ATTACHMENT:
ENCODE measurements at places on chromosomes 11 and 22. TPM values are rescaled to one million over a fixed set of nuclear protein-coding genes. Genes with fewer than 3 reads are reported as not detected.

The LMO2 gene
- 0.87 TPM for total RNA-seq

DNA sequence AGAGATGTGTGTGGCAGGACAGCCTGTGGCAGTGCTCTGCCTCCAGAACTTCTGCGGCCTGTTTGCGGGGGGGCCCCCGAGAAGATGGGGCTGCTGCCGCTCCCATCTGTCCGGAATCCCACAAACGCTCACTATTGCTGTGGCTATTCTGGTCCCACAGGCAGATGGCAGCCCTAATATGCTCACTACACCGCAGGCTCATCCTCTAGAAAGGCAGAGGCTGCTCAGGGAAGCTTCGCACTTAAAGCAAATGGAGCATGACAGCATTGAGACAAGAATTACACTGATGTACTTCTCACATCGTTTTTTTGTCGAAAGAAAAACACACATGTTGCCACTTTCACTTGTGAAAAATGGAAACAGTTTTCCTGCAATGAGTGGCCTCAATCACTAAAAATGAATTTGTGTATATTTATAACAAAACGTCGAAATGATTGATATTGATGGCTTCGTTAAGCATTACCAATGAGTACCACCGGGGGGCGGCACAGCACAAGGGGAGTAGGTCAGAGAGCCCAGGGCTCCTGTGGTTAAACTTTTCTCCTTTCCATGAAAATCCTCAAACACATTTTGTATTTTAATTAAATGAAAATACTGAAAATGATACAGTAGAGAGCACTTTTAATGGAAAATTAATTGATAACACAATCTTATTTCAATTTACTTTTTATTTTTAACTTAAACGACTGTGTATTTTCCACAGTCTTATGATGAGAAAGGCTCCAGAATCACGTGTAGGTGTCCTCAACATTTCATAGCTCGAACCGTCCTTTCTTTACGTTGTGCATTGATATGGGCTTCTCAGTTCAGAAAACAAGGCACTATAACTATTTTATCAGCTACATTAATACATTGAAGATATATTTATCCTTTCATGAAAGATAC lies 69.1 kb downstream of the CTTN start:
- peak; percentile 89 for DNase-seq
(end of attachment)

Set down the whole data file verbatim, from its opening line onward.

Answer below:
ENCODE measurements at places on chromosomes 11 and 22. TPM values are rescaled to one million over a fixed set of nuclear protein-coding genes. Genes with fewer than 3 reads are reported as not detected.

The LMO2 gene
- 0.87 TPM for total RNA-seq

DNA sequence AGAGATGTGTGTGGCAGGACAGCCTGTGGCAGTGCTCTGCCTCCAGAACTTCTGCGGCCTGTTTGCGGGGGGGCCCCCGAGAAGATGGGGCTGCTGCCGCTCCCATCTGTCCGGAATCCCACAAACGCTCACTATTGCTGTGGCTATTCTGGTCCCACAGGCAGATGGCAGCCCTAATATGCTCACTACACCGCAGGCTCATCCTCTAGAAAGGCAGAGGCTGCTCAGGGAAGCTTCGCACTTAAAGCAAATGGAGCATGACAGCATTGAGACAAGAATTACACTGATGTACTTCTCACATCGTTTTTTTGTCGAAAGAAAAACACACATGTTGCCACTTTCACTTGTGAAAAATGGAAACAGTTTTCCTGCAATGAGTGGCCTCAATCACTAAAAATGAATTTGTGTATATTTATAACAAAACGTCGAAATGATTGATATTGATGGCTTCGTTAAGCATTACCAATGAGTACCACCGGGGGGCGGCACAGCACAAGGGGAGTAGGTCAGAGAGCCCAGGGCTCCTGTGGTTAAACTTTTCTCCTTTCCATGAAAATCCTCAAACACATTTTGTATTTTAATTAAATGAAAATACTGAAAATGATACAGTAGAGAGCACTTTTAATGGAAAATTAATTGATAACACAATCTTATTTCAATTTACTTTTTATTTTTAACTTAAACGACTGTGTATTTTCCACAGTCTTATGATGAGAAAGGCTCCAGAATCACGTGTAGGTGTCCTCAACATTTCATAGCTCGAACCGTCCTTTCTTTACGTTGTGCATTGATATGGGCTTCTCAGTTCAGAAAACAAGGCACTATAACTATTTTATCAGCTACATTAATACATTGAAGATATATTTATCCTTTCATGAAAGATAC lies 69.1 kb downstream of the CTTN start:
- peak; percentile 89 for DNase-seq